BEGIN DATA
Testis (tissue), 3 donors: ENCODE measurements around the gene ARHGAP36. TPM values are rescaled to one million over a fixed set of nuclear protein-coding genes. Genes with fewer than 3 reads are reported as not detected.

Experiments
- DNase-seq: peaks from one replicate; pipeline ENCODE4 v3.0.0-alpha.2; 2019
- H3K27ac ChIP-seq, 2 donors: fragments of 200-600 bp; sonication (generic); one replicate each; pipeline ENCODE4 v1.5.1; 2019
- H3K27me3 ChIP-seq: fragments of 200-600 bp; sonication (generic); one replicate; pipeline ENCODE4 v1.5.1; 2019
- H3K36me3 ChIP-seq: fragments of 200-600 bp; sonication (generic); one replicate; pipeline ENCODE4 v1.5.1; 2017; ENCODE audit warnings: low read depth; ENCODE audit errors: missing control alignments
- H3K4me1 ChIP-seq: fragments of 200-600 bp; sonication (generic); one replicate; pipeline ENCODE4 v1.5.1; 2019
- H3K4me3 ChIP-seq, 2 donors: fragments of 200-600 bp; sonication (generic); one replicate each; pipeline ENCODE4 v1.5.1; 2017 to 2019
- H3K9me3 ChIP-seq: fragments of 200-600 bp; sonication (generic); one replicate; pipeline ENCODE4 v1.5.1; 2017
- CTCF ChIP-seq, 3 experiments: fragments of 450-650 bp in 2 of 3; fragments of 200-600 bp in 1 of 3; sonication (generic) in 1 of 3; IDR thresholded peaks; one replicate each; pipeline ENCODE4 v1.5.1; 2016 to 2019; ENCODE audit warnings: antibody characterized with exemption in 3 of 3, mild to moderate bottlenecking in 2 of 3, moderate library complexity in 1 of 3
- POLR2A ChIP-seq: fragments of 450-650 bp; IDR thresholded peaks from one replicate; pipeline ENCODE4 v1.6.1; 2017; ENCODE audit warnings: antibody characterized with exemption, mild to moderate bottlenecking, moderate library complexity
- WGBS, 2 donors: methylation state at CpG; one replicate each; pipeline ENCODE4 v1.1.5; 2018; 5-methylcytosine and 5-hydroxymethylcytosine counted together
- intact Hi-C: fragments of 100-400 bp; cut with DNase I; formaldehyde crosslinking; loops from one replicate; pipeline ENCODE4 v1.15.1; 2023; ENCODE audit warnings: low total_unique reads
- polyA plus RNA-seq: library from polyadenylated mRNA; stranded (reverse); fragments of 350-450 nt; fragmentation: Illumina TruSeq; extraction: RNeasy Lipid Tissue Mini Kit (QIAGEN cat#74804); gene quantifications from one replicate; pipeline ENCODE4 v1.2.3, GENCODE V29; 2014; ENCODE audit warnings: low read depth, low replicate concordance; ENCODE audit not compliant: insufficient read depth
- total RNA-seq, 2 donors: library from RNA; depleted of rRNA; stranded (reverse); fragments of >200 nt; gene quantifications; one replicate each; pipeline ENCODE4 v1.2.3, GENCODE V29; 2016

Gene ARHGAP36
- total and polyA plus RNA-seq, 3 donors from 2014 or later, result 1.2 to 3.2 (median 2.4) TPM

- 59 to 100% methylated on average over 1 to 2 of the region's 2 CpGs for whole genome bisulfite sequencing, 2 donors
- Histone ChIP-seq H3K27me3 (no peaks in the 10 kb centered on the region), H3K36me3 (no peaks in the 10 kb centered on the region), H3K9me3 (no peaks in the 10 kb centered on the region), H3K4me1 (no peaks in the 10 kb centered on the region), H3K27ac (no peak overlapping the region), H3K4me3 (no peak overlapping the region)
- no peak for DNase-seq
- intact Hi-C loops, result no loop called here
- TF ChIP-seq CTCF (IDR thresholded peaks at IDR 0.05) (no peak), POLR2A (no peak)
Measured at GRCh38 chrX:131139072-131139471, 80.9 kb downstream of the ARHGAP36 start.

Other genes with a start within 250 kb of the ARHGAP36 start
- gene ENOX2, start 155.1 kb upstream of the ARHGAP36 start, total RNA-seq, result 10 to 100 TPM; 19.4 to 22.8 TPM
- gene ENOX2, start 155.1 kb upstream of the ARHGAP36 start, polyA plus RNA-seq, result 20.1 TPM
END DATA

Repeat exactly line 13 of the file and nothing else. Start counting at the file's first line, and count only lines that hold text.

- intact Hi-C: fragments of 100-400 bp; cut with DNase I; formaldehyde crosslinking; loops from one replicate; pipeline ENCODE4 v1.15.1; 2023; ENCODE audit warnings: low total_unique reads